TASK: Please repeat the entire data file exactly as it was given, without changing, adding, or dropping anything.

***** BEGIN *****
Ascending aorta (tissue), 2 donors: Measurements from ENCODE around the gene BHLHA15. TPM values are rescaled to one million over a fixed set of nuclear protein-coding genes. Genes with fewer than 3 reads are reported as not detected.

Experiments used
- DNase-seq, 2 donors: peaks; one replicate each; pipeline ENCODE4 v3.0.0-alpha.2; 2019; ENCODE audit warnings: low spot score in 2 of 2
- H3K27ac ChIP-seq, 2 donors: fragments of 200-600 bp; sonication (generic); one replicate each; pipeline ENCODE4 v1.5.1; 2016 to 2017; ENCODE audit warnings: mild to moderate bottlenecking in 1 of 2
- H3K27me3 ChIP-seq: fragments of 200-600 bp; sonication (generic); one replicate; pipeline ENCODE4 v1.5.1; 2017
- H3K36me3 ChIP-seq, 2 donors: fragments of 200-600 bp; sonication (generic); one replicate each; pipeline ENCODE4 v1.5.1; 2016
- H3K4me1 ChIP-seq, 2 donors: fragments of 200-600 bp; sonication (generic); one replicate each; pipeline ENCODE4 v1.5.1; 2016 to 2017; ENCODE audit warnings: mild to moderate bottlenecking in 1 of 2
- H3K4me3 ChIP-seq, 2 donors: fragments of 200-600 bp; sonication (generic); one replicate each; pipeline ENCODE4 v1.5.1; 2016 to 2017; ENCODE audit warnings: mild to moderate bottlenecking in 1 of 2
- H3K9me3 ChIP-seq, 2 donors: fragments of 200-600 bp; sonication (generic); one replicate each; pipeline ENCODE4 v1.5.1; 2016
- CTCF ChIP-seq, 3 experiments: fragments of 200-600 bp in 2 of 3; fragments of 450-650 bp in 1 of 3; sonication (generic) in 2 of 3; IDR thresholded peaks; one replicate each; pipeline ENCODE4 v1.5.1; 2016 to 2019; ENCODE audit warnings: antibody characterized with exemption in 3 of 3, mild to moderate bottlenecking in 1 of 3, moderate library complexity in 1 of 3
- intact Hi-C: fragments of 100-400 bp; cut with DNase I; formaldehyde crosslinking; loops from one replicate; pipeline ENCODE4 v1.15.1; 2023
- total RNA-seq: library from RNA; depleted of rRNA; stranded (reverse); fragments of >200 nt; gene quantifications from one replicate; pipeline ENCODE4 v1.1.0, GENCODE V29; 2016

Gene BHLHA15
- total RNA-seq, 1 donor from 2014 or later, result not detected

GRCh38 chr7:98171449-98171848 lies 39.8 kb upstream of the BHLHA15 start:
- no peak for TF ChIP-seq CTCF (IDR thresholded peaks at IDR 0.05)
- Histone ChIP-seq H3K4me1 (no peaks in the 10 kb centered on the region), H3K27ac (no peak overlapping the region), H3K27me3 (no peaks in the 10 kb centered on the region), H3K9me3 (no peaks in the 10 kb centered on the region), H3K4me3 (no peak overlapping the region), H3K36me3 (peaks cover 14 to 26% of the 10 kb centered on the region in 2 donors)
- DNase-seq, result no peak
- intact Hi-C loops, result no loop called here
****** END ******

Ascending aorta (tissue), 2 donors: Measurements from ENCODE around the gene BHLHA15. TPM values are rescaled to one million over a fixed set of nuclear protein-coding genes. Genes with fewer than 3 reads are reported as not detected.

Experiments used
- DNase-seq, 2 donors: peaks; one replicate each; pipeline ENCODE4 v3.0.0-alpha.2; 2019; ENCODE audit warnings: low spot score in 2 of 2
- H3K27ac ChIP-seq, 2 donors: fragments of 200-600 bp; sonication (generic); one replicate each; pipeline ENCODE4 v1.5.1; 2016 to 2017; ENCODE audit warnings: mild to moderate bottlenecking in 1 of 2
- H3K27me3 ChIP-seq: fragments of 200-600 bp; sonication (generic); one replicate; pipeline ENCODE4 v1.5.1; 2017
- H3K36me3 ChIP-seq, 2 donors: fragments of 200-600 bp; sonication (generic); one replicate each; pipeline ENCODE4 v1.5.1; 2016
- H3K4me1 ChIP-seq, 2 donors: fragments of 200-600 bp; sonication (generic); one replicate each; pipeline ENCODE4 v1.5.1; 2016 to 2017; ENCODE audit warnings: mild to moderate bottlenecking in 1 of 2
- H3K4me3 ChIP-seq, 2 donors: fragments of 200-600 bp; sonication (generic); one replicate each; pipeline ENCODE4 v1.5.1; 2016 to 2017; ENCODE audit warnings: mild to moderate bottlenecking in 1 of 2
- H3K9me3 ChIP-seq, 2 donors: fragments of 200-600 bp; sonication (generic); one replicate each; pipeline ENCODE4 v1.5.1; 2016
- CTCF ChIP-seq, 3 experiments: fragments of 200-600 bp in 2 of 3; fragments of 450-650 bp in 1 of 3; sonication (generic) in 2 of 3; IDR thresholded peaks; one replicate each; pipeline ENCODE4 v1.5.1; 2016 to 2019; ENCODE audit warnings: antibody characterized with exemption in 3 of 3, mild to moderate bottlenecking in 1 of 3, moderate library complexity in 1 of 3
- intact Hi-C: fragments of 100-400 bp; cut with DNase I; formaldehyde crosslinking; loops from one replicate; pipeline ENCODE4 v1.15.1; 2023
- total RNA-seq: library from RNA; depleted of rRNA; stranded (reverse); fragments of >200 nt; gene quantifications from one replicate; pipeline ENCODE4 v1.1.0, GENCODE V29; 2016

Gene BHLHA15
- total RNA-seq, 1 donor from 2014 or later, result not detected

GRCh38 chr7:98171449-98171848 lies 39.8 kb upstream of the BHLHA15 start:
- no peak for TF ChIP-seq CTCF (IDR thresholded peaks at IDR 0.05)
- Histone ChIP-seq H3K4me1 (no peaks in the 10 kb centered on the region), H3K27ac (no peak overlapping the region), H3K27me3 (no peaks in the 10 kb centered on the region), H3K9me3 (no peaks in the 10 kb centered on the region), H3K4me3 (no peak overlapping the region), H3K36me3 (peaks cover 14 to 26% of the 10 kb centered on the region in 2 donors)
- DNase-seq, result no peak
- intact Hi-C loops, result no loop called here